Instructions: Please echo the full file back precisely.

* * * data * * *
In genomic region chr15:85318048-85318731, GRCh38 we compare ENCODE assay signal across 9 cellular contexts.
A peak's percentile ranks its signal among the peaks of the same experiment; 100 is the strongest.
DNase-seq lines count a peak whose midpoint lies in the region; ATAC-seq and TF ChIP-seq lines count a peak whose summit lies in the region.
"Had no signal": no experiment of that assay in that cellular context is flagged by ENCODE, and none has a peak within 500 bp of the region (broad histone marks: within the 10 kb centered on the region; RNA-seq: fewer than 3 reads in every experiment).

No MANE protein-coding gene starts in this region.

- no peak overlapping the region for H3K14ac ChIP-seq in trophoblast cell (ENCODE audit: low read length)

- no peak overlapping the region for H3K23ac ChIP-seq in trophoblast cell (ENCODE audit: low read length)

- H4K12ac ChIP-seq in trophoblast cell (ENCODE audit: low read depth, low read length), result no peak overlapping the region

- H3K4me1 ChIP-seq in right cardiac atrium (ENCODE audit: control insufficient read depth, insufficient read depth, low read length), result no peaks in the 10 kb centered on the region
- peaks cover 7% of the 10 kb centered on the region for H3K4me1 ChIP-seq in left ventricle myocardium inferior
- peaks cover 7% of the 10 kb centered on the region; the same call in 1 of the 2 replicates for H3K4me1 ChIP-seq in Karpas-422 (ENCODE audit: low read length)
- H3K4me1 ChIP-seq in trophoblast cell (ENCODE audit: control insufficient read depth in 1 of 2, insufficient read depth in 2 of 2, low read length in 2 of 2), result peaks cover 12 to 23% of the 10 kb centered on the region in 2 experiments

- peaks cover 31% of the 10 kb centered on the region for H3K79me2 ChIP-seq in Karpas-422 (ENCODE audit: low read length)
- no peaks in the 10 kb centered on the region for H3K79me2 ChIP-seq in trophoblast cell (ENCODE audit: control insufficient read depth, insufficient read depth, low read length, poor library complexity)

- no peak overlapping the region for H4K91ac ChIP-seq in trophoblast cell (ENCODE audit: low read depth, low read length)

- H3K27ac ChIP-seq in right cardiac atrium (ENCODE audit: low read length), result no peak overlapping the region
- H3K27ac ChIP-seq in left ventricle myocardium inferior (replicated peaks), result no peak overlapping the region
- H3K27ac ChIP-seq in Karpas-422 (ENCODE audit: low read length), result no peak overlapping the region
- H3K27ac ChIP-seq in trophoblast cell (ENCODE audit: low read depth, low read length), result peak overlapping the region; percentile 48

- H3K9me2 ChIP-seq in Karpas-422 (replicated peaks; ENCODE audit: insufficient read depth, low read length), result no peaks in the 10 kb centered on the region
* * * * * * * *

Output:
In genomic region chr15:85318048-85318731, GRCh38 we compare ENCODE assay signal across 9 cellular contexts.
A peak's percentile ranks its signal among the peaks of the same experiment; 100 is the strongest.
DNase-seq lines count a peak whose midpoint lies in the region; ATAC-seq and TF ChIP-seq lines count a peak whose summit lies in the region.
"Had no signal": no experiment of that assay in that cellular context is flagged by ENCODE, and none has a peak within 500 bp of the region (broad histone marks: within the 10 kb centered on the region; RNA-seq: fewer than 3 reads in every experiment).

No MANE protein-coding gene starts in this region.

- no peak overlapping the region for H3K14ac ChIP-seq in trophoblast cell (ENCODE audit: low read length)

- no peak overlapping the region for H3K23ac ChIP-seq in trophoblast cell (ENCODE audit: low read length)

- H4K12ac ChIP-seq in trophoblast cell (ENCODE audit: low read depth, low read length), result no peak overlapping the region

- H3K4me1 ChIP-seq in right cardiac atrium (ENCODE audit: control insufficient read depth, insufficient read depth, low read length), result no peaks in the 10 kb centered on the region
- peaks cover 7% of the 10 kb centered on the region for H3K4me1 ChIP-seq in left ventricle myocardium inferior
- peaks cover 7% of the 10 kb centered on the region; the same call in 1 of the 2 replicates for H3K4me1 ChIP-seq in Karpas-422 (ENCODE audit: low read length)
- H3K4me1 ChIP-seq in trophoblast cell (ENCODE audit: control insufficient read depth in 1 of 2, insufficient read depth in 2 of 2, low read length in 2 of 2), result peaks cover 12 to 23% of the 10 kb centered on the region in 2 experiments

- peaks cover 31% of the 10 kb centered on the region for H3K79me2 ChIP-seq in Karpas-422 (ENCODE audit: low read length)
- no peaks in the 10 kb centered on the region for H3K79me2 ChIP-seq in trophoblast cell (ENCODE audit: control insufficient read depth, insufficient read depth, low read length, poor library complexity)

- no peak overlapping the region for H4K91ac ChIP-seq in trophoblast cell (ENCODE audit: low read depth, low read length)

- H3K27ac ChIP-seq in right cardiac atrium (ENCODE audit: low read length), result no peak overlapping the region
- H3K27ac ChIP-seq in left ventricle myocardium inferior (replicated peaks), result no peak overlapping the region
- H3K27ac ChIP-seq in Karpas-422 (ENCODE audit: low read length), result no peak overlapping the region
- H3K27ac ChIP-seq in trophoblast cell (ENCODE audit: low read depth, low read length), result peak overlapping the region; percentile 48

- H3K9me2 ChIP-seq in Karpas-422 (replicated peaks; ENCODE audit: insufficient read depth, low read length), result no peaks in the 10 kb centered on the region